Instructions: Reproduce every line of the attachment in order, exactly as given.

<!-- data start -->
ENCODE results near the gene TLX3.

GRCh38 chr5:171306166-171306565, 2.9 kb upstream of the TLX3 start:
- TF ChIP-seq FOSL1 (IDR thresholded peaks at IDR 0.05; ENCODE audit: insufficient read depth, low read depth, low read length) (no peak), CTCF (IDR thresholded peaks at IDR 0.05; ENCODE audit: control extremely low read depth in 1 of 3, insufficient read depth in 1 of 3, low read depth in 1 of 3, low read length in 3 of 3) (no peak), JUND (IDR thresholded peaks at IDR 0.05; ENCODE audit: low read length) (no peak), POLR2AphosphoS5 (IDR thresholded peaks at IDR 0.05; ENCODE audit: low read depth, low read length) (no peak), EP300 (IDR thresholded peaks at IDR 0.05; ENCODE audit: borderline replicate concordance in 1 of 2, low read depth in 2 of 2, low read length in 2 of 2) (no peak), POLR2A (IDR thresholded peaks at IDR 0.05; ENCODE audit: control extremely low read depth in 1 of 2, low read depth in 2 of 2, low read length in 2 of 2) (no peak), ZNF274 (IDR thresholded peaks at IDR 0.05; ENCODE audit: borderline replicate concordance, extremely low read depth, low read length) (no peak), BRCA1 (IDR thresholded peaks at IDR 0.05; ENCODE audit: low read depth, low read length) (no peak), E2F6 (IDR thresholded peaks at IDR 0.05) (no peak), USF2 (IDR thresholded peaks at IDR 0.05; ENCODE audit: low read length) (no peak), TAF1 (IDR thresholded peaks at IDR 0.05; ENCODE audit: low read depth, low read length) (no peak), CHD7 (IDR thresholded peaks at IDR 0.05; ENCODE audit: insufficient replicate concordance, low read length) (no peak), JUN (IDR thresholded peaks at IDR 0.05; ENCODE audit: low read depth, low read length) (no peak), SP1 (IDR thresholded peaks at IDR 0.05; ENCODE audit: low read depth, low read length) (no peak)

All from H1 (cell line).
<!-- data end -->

ENCODE results near the gene TLX3.

GRCh38 chr5:171306166-171306565, 2.9 kb upstream of the TLX3 start:
- TF ChIP-seq FOSL1 (IDR thresholded peaks at IDR 0.05; ENCODE audit: insufficient read depth, low read depth, low read length) (no peak), CTCF (IDR thresholded peaks at IDR 0.05; ENCODE audit: control extremely low read depth in 1 of 3, insufficient read depth in 1 of 3, low read depth in 1 of 3, low read length in 3 of 3) (no peak), JUND (IDR thresholded peaks at IDR 0.05; ENCODE audit: low read length) (no peak), POLR2AphosphoS5 (IDR thresholded peaks at IDR 0.05; ENCODE audit: low read depth, low read length) (no peak), EP300 (IDR thresholded peaks at IDR 0.05; ENCODE audit: borderline replicate concordance in 1 of 2, low read depth in 2 of 2, low read length in 2 of 2) (no peak), POLR2A (IDR thresholded peaks at IDR 0.05; ENCODE audit: control extremely low read depth in 1 of 2, low read depth in 2 of 2, low read length in 2 of 2) (no peak), ZNF274 (IDR thresholded peaks at IDR 0.05; ENCODE audit: borderline replicate concordance, extremely low read depth, low read length) (no peak), BRCA1 (IDR thresholded peaks at IDR 0.05; ENCODE audit: low read depth, low read length) (no peak), E2F6 (IDR thresholded peaks at IDR 0.05) (no peak), USF2 (IDR thresholded peaks at IDR 0.05; ENCODE audit: low read length) (no peak), TAF1 (IDR thresholded peaks at IDR 0.05; ENCODE audit: low read depth, low read length) (no peak), CHD7 (IDR thresholded peaks at IDR 0.05; ENCODE audit: insufficient replicate concordance, low read length) (no peak), JUN (IDR thresholded peaks at IDR 0.05; ENCODE audit: low read depth, low read length) (no peak), SP1 (IDR thresholded peaks at IDR 0.05; ENCODE audit: low read depth, low read length) (no peak)

All from H1 (cell line).